On rehearing, the Director made allegation, supported by affidavits, that the Service's dossier of each petitioner contained evidence indicating to him that each was at the time of arrest a member of the Communist Party of the United States and had since 1930 participated or was then actively participating in the Party's indoctrination of others to the prejudice of the public interest. There was no denial of these allegations by any of the petitioners, except Hyun, or any assertion that any of them had completely severed all Communist affiliations or connections.13 As to Hyun the denial was formal and did not include any affidavit denying the facts stated in the Director's affidavit. As the allegations are set out by the Court of Appeals in the carefully detailed opinion of Circuit Judge Stephens, we refrain from any further re-

Page 531

statement here.14 The Court of Appeals affirmed the District Court's determination that there was substantial evidence to support the discretion exercised in denying bail.

Respondent Zydok, in case No. 136, was arrested in August 1949 under a recent warrant charging that he was subject to deportation as an alien with membership in an organization advocating the violent overthrow of the Government. Act of October 16, 1918, as amended, 8 U.S.C. (1946 ed.) § 137, 8 U.S.C.A. § 137. At that time he was released on $2,000 bail. Later a deportation hearing was held by the Immigration and Naturalization Service but this Court's decision in Wong Yang Sung v. McGrath, 339 U.S. 33, 70 S.Ct. 445, 94 L.Ed. 616, necessitated a second deportation hearing.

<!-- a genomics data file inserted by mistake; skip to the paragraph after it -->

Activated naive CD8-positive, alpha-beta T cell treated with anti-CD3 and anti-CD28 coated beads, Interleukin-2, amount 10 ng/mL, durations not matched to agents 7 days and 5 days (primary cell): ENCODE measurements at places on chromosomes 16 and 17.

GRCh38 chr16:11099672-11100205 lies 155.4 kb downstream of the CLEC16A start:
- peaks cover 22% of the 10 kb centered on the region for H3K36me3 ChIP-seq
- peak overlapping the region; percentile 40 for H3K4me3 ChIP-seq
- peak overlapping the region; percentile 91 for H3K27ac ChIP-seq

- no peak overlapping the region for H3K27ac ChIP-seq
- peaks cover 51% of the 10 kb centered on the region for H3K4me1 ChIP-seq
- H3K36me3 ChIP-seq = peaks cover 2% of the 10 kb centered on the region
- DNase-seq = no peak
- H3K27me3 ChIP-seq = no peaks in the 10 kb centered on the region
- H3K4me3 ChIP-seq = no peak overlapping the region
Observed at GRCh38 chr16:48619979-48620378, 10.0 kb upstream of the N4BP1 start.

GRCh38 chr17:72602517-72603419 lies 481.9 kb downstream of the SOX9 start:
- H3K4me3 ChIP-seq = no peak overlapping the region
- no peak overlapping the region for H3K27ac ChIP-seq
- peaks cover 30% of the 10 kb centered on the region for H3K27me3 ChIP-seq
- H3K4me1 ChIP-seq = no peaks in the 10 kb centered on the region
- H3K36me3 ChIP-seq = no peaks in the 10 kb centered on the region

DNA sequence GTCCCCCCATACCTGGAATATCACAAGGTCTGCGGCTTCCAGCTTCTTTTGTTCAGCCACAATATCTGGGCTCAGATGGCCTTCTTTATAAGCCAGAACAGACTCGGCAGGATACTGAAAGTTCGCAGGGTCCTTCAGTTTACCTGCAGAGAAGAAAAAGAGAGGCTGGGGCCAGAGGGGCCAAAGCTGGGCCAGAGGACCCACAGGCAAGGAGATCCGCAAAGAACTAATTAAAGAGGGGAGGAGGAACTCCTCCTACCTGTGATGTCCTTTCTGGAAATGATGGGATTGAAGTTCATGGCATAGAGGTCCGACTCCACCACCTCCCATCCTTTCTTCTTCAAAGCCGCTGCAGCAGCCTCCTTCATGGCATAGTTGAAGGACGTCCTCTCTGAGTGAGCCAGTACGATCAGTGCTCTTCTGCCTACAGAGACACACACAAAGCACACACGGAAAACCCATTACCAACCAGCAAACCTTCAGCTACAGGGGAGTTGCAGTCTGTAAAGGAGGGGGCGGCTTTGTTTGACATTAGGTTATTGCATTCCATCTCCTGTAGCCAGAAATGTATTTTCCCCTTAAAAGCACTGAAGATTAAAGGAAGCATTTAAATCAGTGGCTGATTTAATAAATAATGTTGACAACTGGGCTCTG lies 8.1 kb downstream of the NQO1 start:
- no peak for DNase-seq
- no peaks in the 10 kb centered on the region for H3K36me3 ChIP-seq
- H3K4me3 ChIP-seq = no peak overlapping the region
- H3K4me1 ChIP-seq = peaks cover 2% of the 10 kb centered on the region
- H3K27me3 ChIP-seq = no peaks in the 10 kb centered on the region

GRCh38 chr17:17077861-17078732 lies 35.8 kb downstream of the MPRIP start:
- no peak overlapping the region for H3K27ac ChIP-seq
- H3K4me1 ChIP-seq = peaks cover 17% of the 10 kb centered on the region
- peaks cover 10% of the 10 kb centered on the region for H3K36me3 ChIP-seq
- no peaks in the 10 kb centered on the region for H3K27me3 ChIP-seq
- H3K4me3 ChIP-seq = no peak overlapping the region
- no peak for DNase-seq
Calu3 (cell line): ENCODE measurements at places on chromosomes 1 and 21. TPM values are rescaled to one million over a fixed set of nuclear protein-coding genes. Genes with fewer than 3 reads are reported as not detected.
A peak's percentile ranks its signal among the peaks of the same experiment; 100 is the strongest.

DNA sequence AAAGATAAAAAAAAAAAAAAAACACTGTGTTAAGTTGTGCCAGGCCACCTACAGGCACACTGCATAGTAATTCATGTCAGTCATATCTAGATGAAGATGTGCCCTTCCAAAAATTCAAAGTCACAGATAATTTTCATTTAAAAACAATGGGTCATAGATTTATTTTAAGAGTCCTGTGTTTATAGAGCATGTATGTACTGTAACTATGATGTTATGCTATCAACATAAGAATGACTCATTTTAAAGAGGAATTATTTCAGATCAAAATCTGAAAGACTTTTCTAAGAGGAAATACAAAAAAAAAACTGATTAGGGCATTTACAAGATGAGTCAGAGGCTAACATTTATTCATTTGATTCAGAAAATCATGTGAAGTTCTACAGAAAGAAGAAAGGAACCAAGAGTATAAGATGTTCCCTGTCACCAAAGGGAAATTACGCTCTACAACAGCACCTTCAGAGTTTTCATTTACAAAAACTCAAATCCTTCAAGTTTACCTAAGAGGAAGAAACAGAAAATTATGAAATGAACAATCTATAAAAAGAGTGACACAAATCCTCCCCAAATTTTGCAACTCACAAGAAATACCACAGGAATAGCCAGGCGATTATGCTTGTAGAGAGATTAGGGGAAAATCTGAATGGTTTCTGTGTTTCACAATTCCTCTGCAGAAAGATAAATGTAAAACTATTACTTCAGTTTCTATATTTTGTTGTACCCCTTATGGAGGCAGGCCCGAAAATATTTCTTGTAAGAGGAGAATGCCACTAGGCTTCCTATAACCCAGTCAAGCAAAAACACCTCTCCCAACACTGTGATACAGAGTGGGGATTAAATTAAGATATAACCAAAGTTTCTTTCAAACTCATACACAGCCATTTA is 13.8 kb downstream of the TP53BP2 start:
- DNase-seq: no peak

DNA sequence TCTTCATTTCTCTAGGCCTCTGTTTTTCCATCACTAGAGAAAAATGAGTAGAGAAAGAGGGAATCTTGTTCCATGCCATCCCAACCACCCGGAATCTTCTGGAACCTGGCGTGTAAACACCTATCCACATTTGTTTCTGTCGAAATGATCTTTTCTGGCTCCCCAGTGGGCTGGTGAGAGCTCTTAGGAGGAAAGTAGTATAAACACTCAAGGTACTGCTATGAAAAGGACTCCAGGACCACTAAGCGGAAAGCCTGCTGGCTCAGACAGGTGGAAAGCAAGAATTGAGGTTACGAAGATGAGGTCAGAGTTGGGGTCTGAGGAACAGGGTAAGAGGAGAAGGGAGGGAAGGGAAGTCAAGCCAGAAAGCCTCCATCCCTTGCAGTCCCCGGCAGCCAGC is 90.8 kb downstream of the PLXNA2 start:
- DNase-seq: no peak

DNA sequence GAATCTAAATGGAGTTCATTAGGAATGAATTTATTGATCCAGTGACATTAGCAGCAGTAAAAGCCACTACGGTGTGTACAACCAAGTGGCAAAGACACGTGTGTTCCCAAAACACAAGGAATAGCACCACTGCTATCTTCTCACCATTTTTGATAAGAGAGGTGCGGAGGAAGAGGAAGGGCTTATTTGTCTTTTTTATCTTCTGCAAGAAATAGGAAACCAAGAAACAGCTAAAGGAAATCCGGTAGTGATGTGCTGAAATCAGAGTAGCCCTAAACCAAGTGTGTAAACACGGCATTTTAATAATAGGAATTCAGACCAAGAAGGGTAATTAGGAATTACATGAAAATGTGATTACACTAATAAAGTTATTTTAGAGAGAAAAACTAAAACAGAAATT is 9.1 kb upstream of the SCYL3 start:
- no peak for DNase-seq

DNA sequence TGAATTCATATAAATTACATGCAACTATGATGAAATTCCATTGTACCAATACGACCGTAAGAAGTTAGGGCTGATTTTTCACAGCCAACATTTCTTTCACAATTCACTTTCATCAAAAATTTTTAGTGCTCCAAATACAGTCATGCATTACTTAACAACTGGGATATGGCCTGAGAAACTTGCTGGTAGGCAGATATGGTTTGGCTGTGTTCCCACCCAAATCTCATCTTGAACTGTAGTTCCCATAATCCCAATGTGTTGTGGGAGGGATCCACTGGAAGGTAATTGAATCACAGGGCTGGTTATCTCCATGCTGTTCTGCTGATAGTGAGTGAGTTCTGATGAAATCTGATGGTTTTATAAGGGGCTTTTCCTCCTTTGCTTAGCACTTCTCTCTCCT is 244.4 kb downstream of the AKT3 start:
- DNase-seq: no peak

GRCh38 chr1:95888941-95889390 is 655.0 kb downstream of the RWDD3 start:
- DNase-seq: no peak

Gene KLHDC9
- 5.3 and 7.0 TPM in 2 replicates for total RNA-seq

After the effective date, September 23, 1950, of the Internal Security Act of 1950, 64 Stat. 987, respondent was again taken into custody by petitioner on the 1949 warrant, pursuant to radiogram direction from the Acting Commissioner of Immigration and Naturalization referring to § 20 of the Immigration Act of 1917, as amended by § 23 of the Internal Security Act, 8 U.S.C.A. § 156. The respondent was held without bail by petitioner under an order from the Acting Commissioner of Immigration. The rearrest was based on § 22 of the Internal Security Act of 1950 which provides for the deportation of aliens who are members of or affiliated with the Communist Party. 8 U.S.C. (Supp. IV) § 137, 8 U.S.C.A. § 137.

Thereupon respondent filed a petition for writ of habeas corpus in the United States District Court for the Eastern District of Michigan, challenging the validity of his detention without bail. The District Court found that petitioner was an alien and had been and was on arrest a member of the Communist Party. The court determined

Page 532

that there had been no abuse of administrative discretion in refusing bail and denied the petition for habeas corpus, 94 F.Supp. 338.15

The Court of Appeals for the Sixth Circuit, 187 F.2d 802, reversed the District Court, holding that in determining denial of bail the Attorney General could not rest on membership alone in the Communist Party but was under the duty to consider also the likelihood that the alien would appear when ordered to do so under the circumstances as developed in the habeas corpus hearing. The court thought the failure of the Attorney General to allow bail was an abuse of discretion.